Raduino Pill – All Systems Now Running

30 Aug

Today I got the Si5351 running, so all the sub systems (LCD, encoder, Si5351) are now operating. Next step is to see if I can build stock uBitX code to run on the new platform.


Raduino Pill

27 Aug

The board is now working with the stock LCD and encoder. Next step is to test out the Si5351 circuits, then convert the stock uBitX20 firmware and see if I can make the whole radio play like it did with the original Raduino board.

Some Progress on Raduino Pill

23 Aug

I was off this project for a long time while I attended to some business matters. I got some time the past couple days to get back to it.

The voltage regulators are running, the LCD is connected and the Si5351 circuitry is soldered but not tested. I spent quite a while trying to figure out why I couldn’t get the LCD working with a simple “Hello World” sketch, only to finally discover that a tiny 1/32″ long piece of PCB trace between a via and an LCD connector pin was missing. I probably knocked it off when I was soldering the LCD connector…it’s only 6 mils thick, so very fragile. I’ll fix it later today and I expect the display to fire right up.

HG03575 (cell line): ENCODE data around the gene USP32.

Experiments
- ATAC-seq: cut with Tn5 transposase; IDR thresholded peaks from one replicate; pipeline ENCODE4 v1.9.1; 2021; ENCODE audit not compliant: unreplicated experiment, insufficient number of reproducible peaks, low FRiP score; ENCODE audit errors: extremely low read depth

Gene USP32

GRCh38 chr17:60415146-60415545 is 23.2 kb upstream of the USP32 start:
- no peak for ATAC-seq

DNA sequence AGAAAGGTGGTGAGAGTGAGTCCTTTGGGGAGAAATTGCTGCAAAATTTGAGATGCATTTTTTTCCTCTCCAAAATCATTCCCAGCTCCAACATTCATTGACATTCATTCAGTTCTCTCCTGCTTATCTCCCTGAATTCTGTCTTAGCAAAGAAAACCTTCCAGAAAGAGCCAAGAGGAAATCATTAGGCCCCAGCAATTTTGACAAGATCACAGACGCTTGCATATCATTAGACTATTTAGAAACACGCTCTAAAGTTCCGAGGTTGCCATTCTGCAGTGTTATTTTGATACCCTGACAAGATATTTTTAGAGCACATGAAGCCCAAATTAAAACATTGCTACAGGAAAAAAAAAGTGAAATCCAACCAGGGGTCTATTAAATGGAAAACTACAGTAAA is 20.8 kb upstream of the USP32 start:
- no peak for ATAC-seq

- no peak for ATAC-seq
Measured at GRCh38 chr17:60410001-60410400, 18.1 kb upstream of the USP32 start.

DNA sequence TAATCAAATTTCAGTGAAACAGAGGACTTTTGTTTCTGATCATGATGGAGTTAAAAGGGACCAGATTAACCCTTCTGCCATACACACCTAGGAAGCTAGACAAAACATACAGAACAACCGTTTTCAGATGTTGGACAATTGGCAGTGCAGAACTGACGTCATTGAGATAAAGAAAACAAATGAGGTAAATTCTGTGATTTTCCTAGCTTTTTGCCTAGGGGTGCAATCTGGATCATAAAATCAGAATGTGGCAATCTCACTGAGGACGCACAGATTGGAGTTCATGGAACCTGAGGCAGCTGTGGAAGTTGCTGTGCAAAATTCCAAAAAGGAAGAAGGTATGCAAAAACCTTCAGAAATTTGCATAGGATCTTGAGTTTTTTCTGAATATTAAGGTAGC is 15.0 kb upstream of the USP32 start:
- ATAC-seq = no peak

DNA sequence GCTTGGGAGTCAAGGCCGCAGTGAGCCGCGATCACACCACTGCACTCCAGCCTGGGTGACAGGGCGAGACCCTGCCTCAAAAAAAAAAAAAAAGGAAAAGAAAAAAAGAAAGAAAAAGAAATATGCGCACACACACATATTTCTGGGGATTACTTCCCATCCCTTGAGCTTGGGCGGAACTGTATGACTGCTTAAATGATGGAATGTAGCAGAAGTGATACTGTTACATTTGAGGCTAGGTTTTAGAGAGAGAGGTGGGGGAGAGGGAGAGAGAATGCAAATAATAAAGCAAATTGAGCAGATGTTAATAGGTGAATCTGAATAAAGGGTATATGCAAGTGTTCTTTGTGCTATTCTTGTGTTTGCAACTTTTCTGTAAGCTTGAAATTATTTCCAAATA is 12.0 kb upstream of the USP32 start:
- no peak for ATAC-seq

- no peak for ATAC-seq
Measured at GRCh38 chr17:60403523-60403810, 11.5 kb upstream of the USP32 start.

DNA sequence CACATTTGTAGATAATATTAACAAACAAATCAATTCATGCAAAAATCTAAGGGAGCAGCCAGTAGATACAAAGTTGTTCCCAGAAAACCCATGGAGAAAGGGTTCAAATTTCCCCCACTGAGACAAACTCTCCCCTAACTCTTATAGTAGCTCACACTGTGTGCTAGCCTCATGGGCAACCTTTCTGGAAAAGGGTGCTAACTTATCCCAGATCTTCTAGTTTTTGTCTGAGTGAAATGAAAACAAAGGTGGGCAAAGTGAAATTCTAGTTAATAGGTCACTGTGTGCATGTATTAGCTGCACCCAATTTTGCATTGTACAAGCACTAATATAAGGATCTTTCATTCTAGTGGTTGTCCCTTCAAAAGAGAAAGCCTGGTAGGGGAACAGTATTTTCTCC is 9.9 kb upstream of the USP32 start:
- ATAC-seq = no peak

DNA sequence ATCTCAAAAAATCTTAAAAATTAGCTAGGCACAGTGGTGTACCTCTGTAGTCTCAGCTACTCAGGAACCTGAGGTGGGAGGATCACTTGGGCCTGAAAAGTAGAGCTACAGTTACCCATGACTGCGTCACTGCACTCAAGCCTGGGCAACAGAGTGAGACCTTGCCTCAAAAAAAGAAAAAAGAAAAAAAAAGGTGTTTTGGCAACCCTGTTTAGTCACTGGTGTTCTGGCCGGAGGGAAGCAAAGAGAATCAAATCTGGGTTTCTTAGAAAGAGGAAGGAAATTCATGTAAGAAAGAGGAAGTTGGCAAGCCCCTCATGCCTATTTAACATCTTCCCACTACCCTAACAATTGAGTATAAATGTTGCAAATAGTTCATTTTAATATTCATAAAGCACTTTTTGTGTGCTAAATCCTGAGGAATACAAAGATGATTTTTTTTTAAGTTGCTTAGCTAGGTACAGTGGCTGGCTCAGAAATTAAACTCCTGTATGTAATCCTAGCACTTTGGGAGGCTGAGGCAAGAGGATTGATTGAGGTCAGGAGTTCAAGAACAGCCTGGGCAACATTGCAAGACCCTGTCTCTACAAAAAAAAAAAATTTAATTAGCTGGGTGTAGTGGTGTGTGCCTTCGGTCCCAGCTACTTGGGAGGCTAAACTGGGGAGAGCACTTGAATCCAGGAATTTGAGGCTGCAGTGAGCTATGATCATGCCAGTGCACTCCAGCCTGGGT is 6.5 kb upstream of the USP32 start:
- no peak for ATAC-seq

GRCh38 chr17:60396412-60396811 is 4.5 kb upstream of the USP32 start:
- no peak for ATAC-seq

Next step will be either the encoder or the Si5351 – I haven’t decided yet. Hopefully I’ll make steady, if slow, progress from this point. Once the 3 main subsystems are working, I’ll try to convert stock uBitX firmware to run on the new platform. After that, I’ll start working on migrating the upgrades I had on the original Nano version over to the new Blue Pill processor.



Update: 8/24:

There were actually 2 problems. The broken trace I mentioned and a mislabeled port on the schematic. The first was fixed with a wire; the second was easily fixed with an assignment change in the sketch.

Seems to work now.  Next step, get the encoder working.